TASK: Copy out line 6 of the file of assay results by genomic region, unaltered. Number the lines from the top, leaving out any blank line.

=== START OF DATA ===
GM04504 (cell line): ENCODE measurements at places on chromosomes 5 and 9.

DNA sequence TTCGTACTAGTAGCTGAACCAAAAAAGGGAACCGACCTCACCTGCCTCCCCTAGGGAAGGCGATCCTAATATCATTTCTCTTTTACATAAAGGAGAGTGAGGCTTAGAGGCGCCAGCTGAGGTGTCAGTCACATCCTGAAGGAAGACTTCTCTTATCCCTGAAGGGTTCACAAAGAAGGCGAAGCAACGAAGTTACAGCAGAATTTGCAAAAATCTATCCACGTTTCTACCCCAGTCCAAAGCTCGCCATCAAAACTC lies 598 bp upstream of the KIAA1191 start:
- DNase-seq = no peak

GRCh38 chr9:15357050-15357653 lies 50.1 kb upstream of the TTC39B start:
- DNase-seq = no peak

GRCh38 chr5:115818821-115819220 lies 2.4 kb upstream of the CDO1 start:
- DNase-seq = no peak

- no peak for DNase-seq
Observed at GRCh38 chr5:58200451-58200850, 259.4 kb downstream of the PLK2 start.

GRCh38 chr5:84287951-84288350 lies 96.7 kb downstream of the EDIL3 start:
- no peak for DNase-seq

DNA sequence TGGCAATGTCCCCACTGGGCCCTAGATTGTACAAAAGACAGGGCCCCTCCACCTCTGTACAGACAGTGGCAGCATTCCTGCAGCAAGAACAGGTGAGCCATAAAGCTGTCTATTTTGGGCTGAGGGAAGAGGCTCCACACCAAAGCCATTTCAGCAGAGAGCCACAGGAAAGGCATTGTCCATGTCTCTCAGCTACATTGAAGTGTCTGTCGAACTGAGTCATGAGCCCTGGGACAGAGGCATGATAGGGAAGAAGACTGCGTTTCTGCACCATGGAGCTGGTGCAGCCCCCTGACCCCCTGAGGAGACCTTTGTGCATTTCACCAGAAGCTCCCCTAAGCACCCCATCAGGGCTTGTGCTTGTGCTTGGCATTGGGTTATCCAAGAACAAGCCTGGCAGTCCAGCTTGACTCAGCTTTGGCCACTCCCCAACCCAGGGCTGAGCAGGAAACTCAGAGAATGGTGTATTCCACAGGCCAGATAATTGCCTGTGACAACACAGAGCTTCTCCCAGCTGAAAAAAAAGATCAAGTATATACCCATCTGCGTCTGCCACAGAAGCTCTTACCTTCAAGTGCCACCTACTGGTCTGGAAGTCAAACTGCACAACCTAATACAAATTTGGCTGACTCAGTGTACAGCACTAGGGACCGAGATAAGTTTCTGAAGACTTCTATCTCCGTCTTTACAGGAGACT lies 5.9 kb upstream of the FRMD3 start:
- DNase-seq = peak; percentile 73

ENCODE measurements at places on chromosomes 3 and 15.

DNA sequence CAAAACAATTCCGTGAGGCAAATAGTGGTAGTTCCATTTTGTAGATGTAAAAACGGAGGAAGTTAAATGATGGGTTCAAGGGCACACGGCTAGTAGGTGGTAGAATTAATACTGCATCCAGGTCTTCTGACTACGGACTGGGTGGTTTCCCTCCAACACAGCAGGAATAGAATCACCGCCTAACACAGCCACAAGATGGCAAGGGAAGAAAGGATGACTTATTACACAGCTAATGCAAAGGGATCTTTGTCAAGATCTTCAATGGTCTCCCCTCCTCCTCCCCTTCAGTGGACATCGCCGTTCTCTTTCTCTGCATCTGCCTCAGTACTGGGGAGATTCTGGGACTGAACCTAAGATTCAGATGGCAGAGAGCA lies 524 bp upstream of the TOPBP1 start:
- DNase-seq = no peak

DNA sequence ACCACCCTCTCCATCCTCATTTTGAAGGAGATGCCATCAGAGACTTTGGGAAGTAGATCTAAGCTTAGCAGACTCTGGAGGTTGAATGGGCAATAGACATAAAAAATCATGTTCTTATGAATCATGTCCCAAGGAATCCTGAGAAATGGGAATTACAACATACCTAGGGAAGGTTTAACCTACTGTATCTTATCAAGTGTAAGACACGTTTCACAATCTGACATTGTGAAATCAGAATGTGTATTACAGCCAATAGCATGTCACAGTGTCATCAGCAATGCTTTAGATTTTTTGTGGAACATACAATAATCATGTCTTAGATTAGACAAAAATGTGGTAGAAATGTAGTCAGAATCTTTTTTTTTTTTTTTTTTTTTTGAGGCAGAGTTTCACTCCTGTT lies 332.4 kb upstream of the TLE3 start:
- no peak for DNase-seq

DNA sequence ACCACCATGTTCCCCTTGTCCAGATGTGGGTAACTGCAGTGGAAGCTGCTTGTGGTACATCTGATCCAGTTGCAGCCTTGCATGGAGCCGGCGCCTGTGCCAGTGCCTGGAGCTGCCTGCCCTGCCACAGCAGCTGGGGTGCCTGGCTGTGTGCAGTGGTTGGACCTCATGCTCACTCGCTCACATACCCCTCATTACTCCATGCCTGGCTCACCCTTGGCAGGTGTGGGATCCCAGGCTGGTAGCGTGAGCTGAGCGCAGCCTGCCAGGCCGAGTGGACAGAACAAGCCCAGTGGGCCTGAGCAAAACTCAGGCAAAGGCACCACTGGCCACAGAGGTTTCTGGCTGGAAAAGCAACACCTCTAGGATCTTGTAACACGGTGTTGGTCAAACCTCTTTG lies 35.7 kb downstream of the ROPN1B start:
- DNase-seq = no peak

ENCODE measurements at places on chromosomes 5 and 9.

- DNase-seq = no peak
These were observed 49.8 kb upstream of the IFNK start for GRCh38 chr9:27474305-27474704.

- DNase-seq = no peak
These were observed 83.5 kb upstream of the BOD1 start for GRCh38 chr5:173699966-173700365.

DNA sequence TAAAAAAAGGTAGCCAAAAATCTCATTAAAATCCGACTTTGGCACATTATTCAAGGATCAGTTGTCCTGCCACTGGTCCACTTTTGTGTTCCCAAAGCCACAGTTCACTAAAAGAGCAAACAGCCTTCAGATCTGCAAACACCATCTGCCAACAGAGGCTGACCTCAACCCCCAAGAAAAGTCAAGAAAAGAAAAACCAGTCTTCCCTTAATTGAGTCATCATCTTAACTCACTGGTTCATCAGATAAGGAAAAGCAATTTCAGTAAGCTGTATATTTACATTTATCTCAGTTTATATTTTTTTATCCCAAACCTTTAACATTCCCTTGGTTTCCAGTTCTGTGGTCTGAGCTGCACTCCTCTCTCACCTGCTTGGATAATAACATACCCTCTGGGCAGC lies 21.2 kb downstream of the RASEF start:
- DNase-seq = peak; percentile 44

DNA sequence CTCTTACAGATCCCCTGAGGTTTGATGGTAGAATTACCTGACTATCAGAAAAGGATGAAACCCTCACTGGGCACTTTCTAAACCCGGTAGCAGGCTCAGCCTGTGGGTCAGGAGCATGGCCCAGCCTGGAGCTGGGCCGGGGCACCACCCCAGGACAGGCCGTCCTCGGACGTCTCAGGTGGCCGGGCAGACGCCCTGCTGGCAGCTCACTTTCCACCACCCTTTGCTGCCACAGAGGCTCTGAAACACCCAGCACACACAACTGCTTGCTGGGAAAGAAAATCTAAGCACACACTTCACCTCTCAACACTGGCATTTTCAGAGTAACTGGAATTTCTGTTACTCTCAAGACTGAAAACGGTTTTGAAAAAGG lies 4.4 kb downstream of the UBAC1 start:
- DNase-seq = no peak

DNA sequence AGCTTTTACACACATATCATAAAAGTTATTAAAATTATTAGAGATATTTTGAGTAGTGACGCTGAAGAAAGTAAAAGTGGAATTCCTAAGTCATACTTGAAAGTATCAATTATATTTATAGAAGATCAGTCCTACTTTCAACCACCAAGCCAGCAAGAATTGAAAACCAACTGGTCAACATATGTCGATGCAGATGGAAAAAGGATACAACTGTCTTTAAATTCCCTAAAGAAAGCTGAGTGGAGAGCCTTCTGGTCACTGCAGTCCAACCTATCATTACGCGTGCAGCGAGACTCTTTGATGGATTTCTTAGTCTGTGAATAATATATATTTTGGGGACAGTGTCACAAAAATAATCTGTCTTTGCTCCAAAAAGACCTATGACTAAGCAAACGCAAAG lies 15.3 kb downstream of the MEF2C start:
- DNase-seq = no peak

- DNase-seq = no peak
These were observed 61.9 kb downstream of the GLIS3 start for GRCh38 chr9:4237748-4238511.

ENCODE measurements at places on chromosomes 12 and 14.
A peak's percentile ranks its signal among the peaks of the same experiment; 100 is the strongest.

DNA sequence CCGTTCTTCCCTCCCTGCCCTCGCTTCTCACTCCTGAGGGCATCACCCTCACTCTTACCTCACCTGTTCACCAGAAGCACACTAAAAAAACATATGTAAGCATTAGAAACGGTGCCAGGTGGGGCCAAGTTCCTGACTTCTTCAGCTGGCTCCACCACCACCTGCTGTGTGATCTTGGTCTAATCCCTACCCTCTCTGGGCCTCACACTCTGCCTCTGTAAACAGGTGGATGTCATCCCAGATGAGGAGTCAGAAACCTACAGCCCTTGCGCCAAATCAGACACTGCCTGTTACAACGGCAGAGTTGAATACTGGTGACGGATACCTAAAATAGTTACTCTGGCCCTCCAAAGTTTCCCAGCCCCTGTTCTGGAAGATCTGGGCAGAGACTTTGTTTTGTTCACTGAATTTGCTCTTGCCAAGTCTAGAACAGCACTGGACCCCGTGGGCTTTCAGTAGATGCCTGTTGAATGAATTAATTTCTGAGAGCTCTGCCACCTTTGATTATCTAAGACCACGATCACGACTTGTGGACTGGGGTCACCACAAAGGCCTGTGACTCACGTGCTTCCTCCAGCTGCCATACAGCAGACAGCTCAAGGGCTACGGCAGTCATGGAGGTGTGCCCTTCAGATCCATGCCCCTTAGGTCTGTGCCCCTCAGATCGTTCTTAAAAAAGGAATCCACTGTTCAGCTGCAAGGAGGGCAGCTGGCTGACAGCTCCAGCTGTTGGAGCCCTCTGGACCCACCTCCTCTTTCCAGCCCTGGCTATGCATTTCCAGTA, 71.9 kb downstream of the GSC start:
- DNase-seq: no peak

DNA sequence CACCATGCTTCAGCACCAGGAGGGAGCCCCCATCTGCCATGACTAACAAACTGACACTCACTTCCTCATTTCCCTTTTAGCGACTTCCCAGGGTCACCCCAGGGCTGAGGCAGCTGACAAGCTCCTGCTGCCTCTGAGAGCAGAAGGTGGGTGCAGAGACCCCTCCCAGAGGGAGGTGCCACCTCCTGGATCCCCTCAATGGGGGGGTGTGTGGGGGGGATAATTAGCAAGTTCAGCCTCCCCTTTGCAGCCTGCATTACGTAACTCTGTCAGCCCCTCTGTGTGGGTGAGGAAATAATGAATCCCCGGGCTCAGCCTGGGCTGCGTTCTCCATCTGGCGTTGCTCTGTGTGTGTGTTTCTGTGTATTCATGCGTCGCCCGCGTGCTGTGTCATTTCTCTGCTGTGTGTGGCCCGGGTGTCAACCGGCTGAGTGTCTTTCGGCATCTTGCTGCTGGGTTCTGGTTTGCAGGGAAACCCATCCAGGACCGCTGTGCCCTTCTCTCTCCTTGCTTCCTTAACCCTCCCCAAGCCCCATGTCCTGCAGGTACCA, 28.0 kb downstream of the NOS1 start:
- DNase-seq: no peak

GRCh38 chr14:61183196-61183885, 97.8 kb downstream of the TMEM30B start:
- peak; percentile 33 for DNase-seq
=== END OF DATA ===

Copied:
GRCh38 chr5:115818821-115819220 lies 2.4 kb upstream of the CDO1 start: